Sunday, October 31, 2010

Restoring Dazy's Quilt


First, a gratuitous bit of autumn colour. I think this tree is called Liquid Amber - it has maple-shaped leaves and these delightful spiny seed pods.

And with nary a segue, on to the quilt! I did all the stitching by hand, although machine would have been far quicker, as I wanted to preserve the integrity of the quilt. I found an old cotton sheet that was quite close to the pink I needed. I didn't mind so much that it wasn't a perfect match as I knew there would be a noticeable difference between my stitching and the original anyway. I wasn't aiming for an invisible patch job, but for a repair that could be seen to be done with care and, hopefully, skill.

First, I made a template of the teardrop shape, cut fourteen of them from the pink sheet, and basted them in place on top of the damaged border.

Then, I applied a thin, finely woven cotton to the back, cut around the edge from the front, and pinned and basted that in place.

I somehow lost the picture of the next step, which involved whipstitching the two layers together around the edge of the original quilt. It was a bit like making a pocket for each scallop to fit into.

Next, I quilted over the original quilting lines. This was hard because the old fabric had shifted a lot, so I did the best I could, but my stitches aren't remotely as fine and even as the original.

I tried to mend some small holes on the white part of the border as I went. Here I did some darning on an isolated worn spot.

This section had multiple shreds, so I have basted a patch in place that will be stitched down.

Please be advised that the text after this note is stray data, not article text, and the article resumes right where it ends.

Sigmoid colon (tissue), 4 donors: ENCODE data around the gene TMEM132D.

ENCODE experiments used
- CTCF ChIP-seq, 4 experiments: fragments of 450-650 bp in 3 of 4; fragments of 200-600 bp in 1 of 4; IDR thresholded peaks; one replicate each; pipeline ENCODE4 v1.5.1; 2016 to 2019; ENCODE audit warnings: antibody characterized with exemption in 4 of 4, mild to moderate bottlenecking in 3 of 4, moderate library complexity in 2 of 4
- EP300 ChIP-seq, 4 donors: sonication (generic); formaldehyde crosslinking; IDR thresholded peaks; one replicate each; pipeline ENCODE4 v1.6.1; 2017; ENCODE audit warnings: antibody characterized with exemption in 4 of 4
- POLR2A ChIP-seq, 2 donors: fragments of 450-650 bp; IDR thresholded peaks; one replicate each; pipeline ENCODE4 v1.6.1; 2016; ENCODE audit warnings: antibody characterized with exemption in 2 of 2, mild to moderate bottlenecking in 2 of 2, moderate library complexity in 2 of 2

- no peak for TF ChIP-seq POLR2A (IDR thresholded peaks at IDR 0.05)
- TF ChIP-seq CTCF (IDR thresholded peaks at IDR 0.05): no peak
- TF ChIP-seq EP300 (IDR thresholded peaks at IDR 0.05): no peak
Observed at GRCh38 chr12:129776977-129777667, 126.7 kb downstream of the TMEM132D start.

I was going to leave the edge of the strip as a straight line, but now I think my final step will be to trim and whipstitch the backing fabric to follow the zigzag border. More work, but I think it will blend in better.

8 comments:

  1. Very wabi-sabi. I love this process.

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  2. my absolute favorite is the darning
    on the worn spot. love.

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  3. such beautiful work! i'm very glad to see details of the process.

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  4. love seeing this, and your intense concentration

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  5. you work with such care and tenderness. this picture of you in process is the best.. that's just how it feels to be doing tiny hand sewing.. like a marionette in flux above the fabric of space and time.. the fabric endures with the skill of your performance.. the strings between you and the work piece hold the tension you put into them just so for so sew long

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  6. Anonymous8:24 PM

    This a lovely thing you are doing.

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  7. Love the photos of the process.

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  8. What a terrific work and how much patience in restauring this beautiful quilt. I love when a well done darning is visible, it adds to the charme of the piece.

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